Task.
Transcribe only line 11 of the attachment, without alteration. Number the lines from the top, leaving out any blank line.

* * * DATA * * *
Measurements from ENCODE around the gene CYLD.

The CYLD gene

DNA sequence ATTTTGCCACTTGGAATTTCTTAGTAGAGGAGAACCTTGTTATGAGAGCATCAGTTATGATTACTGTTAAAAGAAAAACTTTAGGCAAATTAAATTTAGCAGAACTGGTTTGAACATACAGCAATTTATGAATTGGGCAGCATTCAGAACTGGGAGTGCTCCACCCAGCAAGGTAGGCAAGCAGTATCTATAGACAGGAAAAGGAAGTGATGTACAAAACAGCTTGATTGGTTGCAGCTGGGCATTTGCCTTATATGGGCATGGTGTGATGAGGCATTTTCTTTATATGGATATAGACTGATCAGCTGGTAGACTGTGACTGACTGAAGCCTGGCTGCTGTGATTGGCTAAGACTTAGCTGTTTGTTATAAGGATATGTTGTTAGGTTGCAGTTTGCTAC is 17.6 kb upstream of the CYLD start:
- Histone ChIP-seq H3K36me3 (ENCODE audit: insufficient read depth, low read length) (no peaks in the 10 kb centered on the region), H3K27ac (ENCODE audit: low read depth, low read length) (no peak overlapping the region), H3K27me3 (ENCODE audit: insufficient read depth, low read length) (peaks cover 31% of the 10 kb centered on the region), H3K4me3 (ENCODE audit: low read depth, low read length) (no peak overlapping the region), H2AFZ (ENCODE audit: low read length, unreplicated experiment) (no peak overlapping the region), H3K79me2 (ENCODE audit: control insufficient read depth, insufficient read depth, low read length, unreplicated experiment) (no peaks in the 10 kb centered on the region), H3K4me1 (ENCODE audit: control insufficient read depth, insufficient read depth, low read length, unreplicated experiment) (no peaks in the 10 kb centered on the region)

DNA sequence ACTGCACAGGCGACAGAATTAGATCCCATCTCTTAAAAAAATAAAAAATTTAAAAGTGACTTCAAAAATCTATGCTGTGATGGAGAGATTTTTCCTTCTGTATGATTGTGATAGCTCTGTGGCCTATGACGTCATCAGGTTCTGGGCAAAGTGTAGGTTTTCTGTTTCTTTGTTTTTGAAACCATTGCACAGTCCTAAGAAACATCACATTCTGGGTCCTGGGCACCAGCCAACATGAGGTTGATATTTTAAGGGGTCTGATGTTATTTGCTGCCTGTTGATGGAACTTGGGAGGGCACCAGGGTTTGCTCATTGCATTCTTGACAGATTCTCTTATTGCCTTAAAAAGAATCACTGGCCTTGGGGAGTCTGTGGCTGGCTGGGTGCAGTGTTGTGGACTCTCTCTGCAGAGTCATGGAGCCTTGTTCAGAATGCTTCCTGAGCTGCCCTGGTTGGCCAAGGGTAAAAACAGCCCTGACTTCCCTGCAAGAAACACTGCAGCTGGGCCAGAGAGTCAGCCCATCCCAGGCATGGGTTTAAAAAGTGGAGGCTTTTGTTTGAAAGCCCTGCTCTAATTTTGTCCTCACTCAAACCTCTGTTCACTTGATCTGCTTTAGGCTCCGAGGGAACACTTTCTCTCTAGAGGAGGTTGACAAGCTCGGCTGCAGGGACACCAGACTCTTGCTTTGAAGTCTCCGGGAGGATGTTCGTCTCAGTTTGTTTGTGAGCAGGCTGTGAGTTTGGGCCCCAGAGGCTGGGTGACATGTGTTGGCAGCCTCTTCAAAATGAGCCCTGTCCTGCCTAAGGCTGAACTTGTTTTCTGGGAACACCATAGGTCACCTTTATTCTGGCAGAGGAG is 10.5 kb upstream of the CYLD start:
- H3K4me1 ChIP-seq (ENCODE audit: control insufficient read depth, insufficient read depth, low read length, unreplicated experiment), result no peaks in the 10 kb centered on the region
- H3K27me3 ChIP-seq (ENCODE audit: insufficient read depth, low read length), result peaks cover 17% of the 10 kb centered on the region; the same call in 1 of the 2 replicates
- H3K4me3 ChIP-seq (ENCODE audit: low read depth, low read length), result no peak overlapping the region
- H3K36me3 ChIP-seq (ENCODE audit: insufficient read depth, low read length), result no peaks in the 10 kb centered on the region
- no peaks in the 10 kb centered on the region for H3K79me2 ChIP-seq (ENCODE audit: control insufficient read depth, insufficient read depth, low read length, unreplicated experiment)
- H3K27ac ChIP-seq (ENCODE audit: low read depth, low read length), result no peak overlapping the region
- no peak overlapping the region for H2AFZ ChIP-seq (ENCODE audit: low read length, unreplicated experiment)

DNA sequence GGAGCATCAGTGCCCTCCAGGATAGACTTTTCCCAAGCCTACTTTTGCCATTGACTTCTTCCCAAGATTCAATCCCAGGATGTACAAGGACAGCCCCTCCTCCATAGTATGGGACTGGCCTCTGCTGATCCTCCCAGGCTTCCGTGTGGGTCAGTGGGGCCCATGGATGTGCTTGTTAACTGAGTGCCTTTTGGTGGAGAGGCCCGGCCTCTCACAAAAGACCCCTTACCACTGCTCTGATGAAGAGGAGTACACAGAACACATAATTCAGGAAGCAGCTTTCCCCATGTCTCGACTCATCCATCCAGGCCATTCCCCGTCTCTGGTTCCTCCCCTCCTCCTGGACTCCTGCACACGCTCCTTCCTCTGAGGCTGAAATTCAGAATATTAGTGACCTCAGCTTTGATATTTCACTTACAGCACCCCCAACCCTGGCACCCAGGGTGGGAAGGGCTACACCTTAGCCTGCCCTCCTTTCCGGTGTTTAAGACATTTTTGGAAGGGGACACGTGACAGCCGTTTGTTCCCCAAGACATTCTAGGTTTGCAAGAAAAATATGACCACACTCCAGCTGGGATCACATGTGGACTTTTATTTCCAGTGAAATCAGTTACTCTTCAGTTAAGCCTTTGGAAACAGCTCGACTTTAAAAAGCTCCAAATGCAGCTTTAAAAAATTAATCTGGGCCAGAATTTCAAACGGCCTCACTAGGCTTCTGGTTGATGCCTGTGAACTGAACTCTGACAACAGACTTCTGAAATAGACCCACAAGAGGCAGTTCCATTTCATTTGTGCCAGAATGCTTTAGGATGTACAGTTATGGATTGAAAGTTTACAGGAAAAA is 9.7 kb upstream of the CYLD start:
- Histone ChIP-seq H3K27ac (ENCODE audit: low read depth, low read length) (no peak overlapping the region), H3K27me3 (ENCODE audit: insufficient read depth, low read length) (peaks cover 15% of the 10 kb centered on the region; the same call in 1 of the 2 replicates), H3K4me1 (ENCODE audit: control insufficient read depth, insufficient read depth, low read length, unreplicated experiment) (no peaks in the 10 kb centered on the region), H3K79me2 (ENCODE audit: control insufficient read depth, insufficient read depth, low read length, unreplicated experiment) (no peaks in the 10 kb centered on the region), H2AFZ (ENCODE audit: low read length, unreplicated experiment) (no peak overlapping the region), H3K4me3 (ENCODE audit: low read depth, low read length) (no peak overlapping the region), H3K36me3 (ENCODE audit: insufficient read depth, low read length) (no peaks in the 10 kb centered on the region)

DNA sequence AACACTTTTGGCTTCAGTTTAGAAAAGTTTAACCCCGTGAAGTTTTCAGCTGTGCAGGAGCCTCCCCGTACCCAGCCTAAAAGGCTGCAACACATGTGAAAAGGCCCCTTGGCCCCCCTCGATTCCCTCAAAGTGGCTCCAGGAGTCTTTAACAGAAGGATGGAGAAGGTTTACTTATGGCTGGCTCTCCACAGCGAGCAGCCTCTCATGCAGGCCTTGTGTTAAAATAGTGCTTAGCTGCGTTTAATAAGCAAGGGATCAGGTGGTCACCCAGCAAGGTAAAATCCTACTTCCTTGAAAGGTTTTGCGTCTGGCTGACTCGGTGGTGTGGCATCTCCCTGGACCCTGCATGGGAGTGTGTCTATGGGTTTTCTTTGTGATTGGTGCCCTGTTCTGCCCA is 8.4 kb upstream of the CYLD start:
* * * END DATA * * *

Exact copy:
- H3K27ac ChIP-seq (ENCODE audit: low read depth, low read length), result no peak overlapping the region